Quasi-continuous power exhaust developed as a wall-friendly method on ASDEX Upgrade

A promising operating mode for the plasma of a future power plant has been developed at the ASDEX Upgrade fusion device at Max Planck Institute for Plasma...

Im Focus: ILA Goes Digital – Automation & Production Technology for Adaptable Aircraft Production

Live event – July 1, 2020 - 11:00 to 11:45 (CET)
"Automation in Aerospace Industry @ Fraunhofer IFAM"

The Fraunhofer Institute for Manufacturing Technology and Advanced Materials IFAM l Stade is presenting its forward-looking R&D portfolio for the first time at...

All Focus news of the innovation-report >>>

Anzeige

Anzeige

VideoLinks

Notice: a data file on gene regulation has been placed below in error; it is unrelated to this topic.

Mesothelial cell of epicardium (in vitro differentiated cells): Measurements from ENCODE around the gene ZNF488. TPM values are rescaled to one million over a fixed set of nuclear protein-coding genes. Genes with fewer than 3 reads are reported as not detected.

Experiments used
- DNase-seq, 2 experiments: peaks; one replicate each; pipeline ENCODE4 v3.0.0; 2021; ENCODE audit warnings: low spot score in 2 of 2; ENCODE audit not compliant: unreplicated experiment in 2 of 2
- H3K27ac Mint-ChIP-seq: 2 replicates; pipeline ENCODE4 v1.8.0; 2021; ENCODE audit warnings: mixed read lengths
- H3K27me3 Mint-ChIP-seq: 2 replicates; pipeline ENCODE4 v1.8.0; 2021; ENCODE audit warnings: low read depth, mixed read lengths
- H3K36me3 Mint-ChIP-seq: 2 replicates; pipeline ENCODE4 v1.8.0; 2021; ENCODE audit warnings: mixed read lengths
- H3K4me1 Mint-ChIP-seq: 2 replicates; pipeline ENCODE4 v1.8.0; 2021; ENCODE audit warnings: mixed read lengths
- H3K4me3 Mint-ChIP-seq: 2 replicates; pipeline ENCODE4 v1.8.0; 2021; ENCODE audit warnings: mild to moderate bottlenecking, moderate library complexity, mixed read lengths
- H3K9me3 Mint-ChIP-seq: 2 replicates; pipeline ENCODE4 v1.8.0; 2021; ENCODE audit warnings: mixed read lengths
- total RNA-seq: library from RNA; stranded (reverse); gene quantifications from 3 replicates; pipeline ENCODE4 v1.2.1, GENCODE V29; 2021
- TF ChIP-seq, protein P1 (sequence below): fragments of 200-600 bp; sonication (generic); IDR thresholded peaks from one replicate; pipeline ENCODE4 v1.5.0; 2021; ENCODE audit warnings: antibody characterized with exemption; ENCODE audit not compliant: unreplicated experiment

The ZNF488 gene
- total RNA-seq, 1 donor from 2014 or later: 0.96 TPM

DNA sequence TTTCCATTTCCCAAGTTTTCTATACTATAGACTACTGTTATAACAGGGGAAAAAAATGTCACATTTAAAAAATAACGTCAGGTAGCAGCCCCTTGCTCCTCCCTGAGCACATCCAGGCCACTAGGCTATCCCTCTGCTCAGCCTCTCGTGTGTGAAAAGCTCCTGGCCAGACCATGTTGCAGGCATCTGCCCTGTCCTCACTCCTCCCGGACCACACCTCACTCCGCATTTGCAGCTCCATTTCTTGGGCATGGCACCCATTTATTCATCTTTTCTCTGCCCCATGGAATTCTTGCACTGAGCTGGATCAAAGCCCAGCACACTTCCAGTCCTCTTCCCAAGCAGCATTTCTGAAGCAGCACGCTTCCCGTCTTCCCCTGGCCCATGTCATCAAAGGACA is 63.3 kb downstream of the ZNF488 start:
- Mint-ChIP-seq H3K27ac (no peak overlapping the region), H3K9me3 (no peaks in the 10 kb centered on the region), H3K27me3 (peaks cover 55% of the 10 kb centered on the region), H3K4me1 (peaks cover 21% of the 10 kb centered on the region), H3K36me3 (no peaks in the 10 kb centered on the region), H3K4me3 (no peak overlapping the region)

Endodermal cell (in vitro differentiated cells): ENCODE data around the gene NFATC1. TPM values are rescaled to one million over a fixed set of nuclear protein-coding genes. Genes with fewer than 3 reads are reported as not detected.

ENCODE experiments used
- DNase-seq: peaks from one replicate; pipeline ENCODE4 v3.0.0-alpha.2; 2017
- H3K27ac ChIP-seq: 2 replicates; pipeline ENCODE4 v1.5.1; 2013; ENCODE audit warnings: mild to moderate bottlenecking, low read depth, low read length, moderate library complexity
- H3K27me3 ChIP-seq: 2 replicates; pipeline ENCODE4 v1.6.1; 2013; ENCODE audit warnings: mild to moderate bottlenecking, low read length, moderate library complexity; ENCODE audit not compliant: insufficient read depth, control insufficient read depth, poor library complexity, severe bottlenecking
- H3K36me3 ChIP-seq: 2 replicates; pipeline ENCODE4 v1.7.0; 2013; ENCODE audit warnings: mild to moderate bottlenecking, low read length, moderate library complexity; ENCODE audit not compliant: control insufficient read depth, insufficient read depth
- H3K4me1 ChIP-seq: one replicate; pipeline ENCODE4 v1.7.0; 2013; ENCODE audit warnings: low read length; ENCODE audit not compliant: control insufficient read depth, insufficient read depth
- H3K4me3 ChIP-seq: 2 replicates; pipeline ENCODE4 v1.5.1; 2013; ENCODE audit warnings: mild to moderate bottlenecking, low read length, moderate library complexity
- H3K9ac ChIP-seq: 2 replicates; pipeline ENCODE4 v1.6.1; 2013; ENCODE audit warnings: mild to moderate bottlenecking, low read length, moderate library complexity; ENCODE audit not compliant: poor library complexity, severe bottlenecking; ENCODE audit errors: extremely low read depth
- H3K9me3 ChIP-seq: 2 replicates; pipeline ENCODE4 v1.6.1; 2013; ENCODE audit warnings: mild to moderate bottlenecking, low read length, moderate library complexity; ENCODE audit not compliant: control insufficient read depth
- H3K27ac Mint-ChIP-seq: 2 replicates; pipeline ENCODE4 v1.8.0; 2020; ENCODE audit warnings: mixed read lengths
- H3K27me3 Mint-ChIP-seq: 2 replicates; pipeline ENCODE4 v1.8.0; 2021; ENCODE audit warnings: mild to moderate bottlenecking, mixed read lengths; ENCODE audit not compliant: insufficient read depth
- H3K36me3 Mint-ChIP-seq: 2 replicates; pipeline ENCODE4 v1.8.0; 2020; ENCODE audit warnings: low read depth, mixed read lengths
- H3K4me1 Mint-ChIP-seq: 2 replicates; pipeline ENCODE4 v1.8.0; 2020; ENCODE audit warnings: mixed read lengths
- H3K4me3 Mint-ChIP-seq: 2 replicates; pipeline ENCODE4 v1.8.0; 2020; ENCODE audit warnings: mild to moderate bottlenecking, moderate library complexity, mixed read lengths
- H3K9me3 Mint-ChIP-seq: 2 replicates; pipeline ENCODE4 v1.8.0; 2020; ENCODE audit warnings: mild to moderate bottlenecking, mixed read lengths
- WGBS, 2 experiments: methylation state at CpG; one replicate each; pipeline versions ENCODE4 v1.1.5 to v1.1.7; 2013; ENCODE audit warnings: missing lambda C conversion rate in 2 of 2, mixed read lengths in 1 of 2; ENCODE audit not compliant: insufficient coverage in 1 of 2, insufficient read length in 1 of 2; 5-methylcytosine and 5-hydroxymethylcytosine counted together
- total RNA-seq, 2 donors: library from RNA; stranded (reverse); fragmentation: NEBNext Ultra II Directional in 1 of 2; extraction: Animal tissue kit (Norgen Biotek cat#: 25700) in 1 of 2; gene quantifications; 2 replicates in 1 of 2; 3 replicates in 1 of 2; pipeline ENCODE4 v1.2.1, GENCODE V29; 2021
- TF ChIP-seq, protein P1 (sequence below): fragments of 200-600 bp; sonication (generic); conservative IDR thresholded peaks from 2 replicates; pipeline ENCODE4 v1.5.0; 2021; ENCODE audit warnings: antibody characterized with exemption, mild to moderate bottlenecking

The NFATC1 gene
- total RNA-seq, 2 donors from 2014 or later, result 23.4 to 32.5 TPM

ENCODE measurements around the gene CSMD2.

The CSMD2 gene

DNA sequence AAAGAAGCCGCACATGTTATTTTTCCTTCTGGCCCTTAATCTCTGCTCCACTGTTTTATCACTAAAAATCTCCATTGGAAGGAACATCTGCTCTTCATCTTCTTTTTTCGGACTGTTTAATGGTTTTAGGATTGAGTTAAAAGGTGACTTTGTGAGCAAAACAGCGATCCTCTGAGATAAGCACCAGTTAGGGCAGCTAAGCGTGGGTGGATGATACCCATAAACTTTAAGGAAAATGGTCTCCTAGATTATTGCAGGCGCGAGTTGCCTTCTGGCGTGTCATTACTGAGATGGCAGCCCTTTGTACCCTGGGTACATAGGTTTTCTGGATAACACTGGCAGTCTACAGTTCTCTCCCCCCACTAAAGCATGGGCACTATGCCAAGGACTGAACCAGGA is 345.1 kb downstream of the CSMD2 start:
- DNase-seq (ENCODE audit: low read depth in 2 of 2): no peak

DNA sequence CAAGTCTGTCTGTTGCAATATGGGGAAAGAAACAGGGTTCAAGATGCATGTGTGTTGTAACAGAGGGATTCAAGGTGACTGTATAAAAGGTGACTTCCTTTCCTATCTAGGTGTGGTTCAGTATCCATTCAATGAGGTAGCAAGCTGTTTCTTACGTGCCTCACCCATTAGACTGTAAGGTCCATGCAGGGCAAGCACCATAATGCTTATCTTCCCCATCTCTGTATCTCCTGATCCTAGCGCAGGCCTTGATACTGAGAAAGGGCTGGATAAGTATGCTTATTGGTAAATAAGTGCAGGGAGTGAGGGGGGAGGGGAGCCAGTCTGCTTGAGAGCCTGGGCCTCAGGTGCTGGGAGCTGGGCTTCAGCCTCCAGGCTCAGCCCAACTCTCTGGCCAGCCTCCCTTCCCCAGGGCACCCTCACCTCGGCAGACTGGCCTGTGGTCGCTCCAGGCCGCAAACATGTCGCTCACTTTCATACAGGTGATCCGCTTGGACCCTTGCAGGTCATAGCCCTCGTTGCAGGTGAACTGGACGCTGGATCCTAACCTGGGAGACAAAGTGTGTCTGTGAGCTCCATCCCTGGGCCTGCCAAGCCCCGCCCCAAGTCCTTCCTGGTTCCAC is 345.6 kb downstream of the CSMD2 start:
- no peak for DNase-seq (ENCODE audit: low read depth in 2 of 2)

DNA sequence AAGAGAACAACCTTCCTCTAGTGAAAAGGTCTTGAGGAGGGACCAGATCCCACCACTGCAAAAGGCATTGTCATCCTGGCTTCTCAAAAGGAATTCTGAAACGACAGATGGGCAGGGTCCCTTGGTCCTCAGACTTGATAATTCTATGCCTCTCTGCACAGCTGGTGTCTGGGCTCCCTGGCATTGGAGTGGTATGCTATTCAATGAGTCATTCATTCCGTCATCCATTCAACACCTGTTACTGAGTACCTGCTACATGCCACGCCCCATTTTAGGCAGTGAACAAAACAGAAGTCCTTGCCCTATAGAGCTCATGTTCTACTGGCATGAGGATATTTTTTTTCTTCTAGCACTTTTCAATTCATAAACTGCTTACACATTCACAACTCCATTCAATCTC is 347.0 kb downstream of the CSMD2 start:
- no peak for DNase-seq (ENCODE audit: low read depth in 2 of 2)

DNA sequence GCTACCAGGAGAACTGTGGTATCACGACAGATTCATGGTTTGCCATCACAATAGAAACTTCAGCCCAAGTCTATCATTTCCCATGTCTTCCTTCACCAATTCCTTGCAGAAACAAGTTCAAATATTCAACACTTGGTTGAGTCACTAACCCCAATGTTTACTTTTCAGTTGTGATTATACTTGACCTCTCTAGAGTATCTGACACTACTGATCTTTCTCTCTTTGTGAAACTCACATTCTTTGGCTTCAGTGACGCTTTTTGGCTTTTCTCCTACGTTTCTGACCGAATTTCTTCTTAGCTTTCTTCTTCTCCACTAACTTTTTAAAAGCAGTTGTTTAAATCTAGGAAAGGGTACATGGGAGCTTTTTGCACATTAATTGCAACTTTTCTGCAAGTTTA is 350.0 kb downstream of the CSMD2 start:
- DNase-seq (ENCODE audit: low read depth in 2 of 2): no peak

Industry & Economy
Event News

Contact Tracing Apps against COVID-19: German National Academy Leopoldina hosts international virtual panel discussion

07.07.2020 | Event News

International conference QuApps shows status quo of quantum technology

02.07.2020 | Event News

Dresden Nexus Conference 2020: Same Time, Virtual Format, Registration Opened

19.05.2020 | Event News

 
Latest News

Nutrients in microalgae: an environmentally friendly alternative to fish

07.07.2020 | Health and Medicine

Mobile measuring instruments: Caught in flight

07.07.2020 | Power and Electrical Engineering

Exploring Rapid Changes in the Arctic Ecosystem

07.07.2020 | Life Sciences

VideoLinks
Science & Research
Overview of more VideoLinks >>>